- Research & Experiential Learning
Are you looking for a great addition to your spring break? Six OSU faculty members have chosen books or movies to share with small groups of students during the first weeks of spring term. Sign up now, and you will receive a free copy of your group’s book or film to read or watch over the break! Groups will then meetwith faculty hosts at the start of the term over pizza. To sign up, contact Kevin (email@example.com) with your top three group choices by Friday, March 9th. For additional information about the staff selections, see oregonstate.edu/dept/honors/student-book-club. All OSU students are welcome to participate!
Biochemistry and Biophysics
Group meeting: Tuesday, 4/3 at 5:00 p.m.
Based on extensive interviews with Steve Jobs and hundreds of people who interacted – positively and negatively – with the Apple founder, Walter Isaacson’s biography is an engagingly candid and complete portrait of one of our era’s defining technological visionaries.
University Honors College
Group meeting: Monday, 4/2 at 5:00 p.m.
This classic novel by acclaimed author Ursula K. Le Guin is an examination of the consequences of power. Le Guin brings her characteristic spirit of deep humanism and ethical engagement to the story of George Orr, a man who finds that he has the power to change the world with his dreams.
Group meeting: Monday, 4/9 at 5:00 p.m.
Director Terrence Malick’s classic debut film from 1973 follows a young couple of outlaws through a crime spree across the American Midwest during the 1950s. Malick uses this material to tell a complicated, unsettling story about the contrasts and connections between America’s obsession with individuality and celebrity and the social pressure towards conformity and homogeneity. In what has become a hallmark of Malick’s style, the extraordinary visuals are a central component of the dialogue within the film.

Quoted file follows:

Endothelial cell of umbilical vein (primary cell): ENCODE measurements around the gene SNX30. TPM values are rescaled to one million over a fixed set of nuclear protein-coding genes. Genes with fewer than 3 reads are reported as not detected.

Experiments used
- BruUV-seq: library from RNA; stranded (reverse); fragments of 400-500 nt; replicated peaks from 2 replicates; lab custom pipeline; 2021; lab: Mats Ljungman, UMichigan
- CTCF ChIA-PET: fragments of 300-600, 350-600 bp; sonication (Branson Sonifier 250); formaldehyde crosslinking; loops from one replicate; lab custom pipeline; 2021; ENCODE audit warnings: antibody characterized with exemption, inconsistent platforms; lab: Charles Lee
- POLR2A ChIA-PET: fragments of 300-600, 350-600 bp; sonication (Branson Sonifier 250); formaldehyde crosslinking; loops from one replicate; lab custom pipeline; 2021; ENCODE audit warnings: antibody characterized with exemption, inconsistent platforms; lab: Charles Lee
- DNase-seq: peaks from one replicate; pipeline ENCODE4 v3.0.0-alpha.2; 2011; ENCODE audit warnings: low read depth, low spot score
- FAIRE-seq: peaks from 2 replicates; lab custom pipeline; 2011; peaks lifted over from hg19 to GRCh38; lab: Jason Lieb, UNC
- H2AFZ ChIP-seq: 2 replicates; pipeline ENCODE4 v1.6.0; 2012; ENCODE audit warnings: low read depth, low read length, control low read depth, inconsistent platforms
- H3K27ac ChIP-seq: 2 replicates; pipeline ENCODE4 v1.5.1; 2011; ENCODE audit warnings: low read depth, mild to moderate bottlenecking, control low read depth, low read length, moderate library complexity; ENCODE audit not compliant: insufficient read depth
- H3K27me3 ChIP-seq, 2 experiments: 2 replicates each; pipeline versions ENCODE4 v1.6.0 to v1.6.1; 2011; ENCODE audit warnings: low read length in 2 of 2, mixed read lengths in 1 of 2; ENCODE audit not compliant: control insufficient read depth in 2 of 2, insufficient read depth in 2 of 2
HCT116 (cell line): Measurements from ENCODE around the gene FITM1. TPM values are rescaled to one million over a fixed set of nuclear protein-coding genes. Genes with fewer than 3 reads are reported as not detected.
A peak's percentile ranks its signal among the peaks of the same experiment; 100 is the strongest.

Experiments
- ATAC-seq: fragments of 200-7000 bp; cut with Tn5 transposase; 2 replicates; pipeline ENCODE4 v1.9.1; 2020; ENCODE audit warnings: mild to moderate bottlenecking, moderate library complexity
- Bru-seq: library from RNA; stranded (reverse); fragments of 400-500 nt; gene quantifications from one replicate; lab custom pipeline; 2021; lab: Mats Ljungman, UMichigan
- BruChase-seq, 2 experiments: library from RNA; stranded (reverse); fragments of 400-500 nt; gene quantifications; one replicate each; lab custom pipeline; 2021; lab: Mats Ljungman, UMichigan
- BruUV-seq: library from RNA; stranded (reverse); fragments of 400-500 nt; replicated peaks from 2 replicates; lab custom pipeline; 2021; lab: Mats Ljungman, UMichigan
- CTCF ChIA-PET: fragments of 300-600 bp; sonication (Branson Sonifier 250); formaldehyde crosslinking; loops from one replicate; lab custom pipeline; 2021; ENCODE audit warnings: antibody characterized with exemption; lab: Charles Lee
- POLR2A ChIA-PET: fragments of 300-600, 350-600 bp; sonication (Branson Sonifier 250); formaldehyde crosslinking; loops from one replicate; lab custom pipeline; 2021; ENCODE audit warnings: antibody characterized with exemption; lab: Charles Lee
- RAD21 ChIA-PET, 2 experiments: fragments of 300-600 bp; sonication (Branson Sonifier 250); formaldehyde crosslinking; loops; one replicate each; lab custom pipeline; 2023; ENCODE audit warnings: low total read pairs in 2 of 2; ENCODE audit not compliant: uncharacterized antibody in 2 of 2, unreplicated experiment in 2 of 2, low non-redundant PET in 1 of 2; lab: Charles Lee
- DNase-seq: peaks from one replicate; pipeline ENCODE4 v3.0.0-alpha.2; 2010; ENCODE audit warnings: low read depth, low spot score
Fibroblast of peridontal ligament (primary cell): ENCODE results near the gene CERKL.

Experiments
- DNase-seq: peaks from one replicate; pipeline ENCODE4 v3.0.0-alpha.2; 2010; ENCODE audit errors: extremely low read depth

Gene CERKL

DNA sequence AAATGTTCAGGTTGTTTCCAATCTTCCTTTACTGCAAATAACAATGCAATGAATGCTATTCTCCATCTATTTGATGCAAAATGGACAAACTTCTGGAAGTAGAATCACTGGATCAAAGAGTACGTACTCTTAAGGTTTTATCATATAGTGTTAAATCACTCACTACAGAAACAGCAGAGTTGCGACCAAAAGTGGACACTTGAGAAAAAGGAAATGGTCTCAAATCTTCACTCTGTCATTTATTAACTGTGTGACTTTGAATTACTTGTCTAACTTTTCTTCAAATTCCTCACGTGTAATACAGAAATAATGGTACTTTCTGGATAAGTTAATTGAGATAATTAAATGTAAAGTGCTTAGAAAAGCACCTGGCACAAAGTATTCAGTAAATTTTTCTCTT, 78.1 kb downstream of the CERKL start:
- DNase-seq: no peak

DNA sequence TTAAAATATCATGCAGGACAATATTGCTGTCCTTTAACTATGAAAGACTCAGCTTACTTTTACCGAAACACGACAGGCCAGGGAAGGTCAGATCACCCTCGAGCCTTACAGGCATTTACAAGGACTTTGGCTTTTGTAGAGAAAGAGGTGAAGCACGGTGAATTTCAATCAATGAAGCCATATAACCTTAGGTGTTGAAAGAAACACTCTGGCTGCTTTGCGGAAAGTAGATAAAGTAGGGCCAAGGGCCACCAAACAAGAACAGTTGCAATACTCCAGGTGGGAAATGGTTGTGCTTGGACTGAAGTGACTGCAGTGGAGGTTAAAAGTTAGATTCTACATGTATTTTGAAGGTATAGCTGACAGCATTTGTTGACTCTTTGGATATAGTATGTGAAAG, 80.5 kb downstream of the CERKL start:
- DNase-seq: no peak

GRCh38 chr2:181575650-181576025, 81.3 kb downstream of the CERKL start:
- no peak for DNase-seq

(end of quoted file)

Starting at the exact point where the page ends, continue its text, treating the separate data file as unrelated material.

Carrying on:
Kathleen Dean Moore
Group Meeting: Wednesday, 4/4 at 5:00 p.m.
This acclaimed book from 2007 looks at what would happen to our planet if human beings suddenly disappeared. Combining broad scientific research with vivid description and imagination, The World Without Us is a singular examination of our impact on the world, placing human effects on the environment in a uniquely compelling light.
Group Meeting: Tuesday, 4/10 at 5:00 p.m.
Jonathan Weiner, winner of the Pulitzer Prize for his book The Beak of the Finch, explores the surprising, strange world of longevity research in this book. With the idiosyncratic and charismatic “Prolongevist” Aubrey de Gray at the center of his tale, Weiner examines both how our bodies age and the work of scientists committed to slowing – or even overcoming – the aging process from scientific and philosophical angles. Weiner asks, would we want immortality if we could have it? Are the things that give our lives meaning tied to our mortality in ways we have never had to consider before?
Group meeting: Thrusday, 4/5 at 5:00 p.m.
This book examines the social structure of one of the main components of our world today – plastic. Using eight common household items to structure her narrative, Freinkel explores the historical development and the political, economic, environmental, and medical consequences of our continued dependence on plastics. This analysis recognizes the consequences of our reliance on plastics while sympathetically acknowledging the historical forces that led us to this point.
Interested students should contact Kevin Stoller by Friday, December 4th with their top three choices. This program is open to all OSU students, so get the word out!